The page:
The Creative Amateur and Productive Mediocrity
In the last year or two, I've come across different versions of this claim: it has never been easier to share one's work with the public, but finding a public to pay attention is as difficult, if not harder, than ever.
Spotify has tens of thousands of artists who have probably never been heard by anyone outside of family and close friends.1 Video streaming services like Amazon Prime find a place for movies filmed on small budgets with few studio or distributor connections. Substack lets any writer create a newsletter, and even collect payments for what he or she writes. Seemingly everyone, no matter their day job, wants to have their own podcast. If you want to see work under your own name on the internet, there are effectively no barriers to entry right now.
On the consumer side, for all of us with limited time who just want to discover new things, this eruption of new "content" means more potential great finds in ever-more targeted niches--but also more time spent searching. No algorithmic recommendation system can save you from a mediocre movie or a plodding podcast. Still, one unexpected side benefit I've found from having to sift through it all is this: a work needn't be good to be useful.
For example, most podcasts are bad. Not because they are poorly produced, or because the people responsible lack some sort of talent at the medium, but because the host is unprepared: they don't ask good questions; they don't listen to the responses; they don't have any special expertise on the topic, or they don't know how to get out of the way and make a guest open up. In the age of podcasts, it has never been more clear that interviewing is a skill.
But as the number of podcasts I listen to has grown, I've been consistently surprised at how often a low-profile host or show can get a much bigger name to come on the show. Why is this? A bad podcast can still be valuable, at least for one episode, because the show is much harder to screw up if the guest has a lot of good things to say. Just get out of their way.2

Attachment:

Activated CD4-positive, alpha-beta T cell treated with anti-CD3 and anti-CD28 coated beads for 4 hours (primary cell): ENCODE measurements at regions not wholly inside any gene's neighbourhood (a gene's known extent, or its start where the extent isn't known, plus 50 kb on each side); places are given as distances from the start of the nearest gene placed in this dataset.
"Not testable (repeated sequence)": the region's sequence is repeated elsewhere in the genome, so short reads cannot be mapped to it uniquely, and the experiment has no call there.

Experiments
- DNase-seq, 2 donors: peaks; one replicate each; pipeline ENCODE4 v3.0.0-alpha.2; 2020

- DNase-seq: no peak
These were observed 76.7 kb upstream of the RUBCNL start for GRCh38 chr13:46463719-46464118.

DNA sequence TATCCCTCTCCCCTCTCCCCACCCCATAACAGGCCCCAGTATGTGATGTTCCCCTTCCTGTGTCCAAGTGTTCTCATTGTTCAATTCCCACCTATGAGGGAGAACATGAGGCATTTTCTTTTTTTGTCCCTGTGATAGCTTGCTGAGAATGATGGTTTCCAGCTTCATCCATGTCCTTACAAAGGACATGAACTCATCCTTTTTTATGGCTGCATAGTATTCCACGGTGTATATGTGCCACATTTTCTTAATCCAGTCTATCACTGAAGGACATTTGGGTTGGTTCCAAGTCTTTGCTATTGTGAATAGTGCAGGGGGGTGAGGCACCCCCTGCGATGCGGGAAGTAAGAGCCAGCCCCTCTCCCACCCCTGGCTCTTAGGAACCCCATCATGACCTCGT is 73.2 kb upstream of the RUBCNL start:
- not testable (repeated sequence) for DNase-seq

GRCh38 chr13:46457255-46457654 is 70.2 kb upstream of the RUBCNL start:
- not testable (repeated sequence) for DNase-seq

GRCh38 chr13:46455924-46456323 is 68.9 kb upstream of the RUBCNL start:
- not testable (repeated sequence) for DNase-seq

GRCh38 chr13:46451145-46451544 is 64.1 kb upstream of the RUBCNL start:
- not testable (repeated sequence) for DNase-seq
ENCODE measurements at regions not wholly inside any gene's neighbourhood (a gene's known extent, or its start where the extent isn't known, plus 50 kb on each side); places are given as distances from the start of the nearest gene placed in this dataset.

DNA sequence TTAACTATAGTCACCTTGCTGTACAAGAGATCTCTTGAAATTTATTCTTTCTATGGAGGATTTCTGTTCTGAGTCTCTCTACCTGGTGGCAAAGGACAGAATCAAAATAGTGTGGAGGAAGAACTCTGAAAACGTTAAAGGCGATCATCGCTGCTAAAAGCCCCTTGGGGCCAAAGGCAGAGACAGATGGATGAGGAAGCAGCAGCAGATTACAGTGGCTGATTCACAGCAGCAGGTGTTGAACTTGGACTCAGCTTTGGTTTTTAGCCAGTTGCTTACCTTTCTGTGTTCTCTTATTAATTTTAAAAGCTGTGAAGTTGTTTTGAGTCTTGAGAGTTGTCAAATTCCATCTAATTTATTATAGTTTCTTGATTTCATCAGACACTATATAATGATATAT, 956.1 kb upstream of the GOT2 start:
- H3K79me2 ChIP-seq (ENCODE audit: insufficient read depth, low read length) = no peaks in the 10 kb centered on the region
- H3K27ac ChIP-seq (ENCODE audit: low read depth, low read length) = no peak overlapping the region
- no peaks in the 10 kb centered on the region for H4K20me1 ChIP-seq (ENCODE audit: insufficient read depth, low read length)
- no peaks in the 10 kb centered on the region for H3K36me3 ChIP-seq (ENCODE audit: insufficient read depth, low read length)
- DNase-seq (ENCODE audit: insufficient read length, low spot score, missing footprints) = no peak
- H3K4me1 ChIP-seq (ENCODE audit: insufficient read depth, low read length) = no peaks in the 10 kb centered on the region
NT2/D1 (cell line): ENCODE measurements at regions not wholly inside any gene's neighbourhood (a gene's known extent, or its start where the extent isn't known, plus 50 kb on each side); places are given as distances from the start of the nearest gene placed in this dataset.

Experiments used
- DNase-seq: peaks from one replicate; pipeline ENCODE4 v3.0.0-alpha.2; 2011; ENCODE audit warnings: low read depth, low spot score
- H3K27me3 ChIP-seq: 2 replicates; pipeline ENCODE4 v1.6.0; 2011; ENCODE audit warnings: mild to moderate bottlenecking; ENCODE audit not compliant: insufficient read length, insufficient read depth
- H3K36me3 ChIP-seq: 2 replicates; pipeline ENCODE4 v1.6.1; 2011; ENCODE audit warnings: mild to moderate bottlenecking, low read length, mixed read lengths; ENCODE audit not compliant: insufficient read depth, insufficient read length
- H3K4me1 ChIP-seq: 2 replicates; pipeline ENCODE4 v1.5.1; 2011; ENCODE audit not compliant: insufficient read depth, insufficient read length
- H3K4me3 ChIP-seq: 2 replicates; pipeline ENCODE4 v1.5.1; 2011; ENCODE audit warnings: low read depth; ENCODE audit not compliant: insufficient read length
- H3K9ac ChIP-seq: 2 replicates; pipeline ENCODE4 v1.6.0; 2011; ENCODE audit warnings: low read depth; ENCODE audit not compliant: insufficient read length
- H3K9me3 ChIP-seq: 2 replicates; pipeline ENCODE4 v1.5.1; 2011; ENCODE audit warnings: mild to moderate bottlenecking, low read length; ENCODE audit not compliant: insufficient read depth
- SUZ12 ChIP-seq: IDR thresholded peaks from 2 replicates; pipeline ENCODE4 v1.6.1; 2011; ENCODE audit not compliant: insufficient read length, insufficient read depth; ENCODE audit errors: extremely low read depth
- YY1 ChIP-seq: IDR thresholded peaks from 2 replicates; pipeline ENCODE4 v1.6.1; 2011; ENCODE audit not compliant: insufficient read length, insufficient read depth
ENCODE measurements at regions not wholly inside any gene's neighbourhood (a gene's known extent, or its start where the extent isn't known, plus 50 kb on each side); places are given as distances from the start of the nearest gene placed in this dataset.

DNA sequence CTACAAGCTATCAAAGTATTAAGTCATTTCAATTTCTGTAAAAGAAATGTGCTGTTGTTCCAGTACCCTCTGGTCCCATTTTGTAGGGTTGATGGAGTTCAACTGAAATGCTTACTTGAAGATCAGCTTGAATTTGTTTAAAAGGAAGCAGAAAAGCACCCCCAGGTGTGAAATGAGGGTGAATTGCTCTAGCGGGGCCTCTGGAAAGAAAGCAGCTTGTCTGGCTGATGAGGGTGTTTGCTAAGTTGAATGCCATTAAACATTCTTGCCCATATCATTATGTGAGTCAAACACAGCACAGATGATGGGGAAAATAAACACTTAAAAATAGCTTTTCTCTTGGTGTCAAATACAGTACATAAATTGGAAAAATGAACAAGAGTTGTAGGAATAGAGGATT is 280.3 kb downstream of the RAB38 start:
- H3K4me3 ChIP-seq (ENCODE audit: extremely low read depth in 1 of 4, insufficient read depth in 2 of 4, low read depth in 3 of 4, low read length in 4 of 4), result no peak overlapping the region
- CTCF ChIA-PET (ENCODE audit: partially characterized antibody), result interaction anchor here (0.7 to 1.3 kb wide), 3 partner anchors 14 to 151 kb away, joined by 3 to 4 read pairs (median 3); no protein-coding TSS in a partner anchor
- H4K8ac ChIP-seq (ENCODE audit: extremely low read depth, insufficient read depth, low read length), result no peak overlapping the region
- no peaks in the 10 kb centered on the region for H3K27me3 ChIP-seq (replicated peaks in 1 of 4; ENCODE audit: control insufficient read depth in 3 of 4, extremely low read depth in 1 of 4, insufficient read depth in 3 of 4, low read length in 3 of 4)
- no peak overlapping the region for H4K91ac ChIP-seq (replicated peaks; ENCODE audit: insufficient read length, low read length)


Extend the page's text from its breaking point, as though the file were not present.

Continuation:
This phenomenon of useful mediocrity is a testament to, first, the newfound popularity of the podcast format, and second, somewhat counterintuitively, to the amount of good work being created that is still searching for its rightful audience. Even a mediocre podcast can help with that.
This may also help explain the podcast format is so broadly appealing, to both hosts/creators and guests. Podcasts are supposed to entertain, but they are also uniquely good at spreading what is already out there in sports, entertainment, news, politics and culture generally. Podcasts are sociable. The value of the podcast is not just about the draw of the podcast itself. Podcasts are the pollinators, the honeybees, of the media world.3
This also shows that in the new creative "economy" (where, granted, only a fraction of people are making appreciable money), you needn't be producing good work to make a contribution. A lot of participants in the creative economy (especially those doing it as a side gig, people who fit my "bad hosts" description) are, in effect, cultural middlemen. These people serve a recommendation and curation function on top of the work they produce.4 While your Facebook or Twitter feeds may suggest we live in bad times, it is also reasonable to see this as a cultural golden age, where there is so much worthwhile work that even the great stuff can't always find an audience. We need creators to produce that work, and we need people who create the space to help that work be found.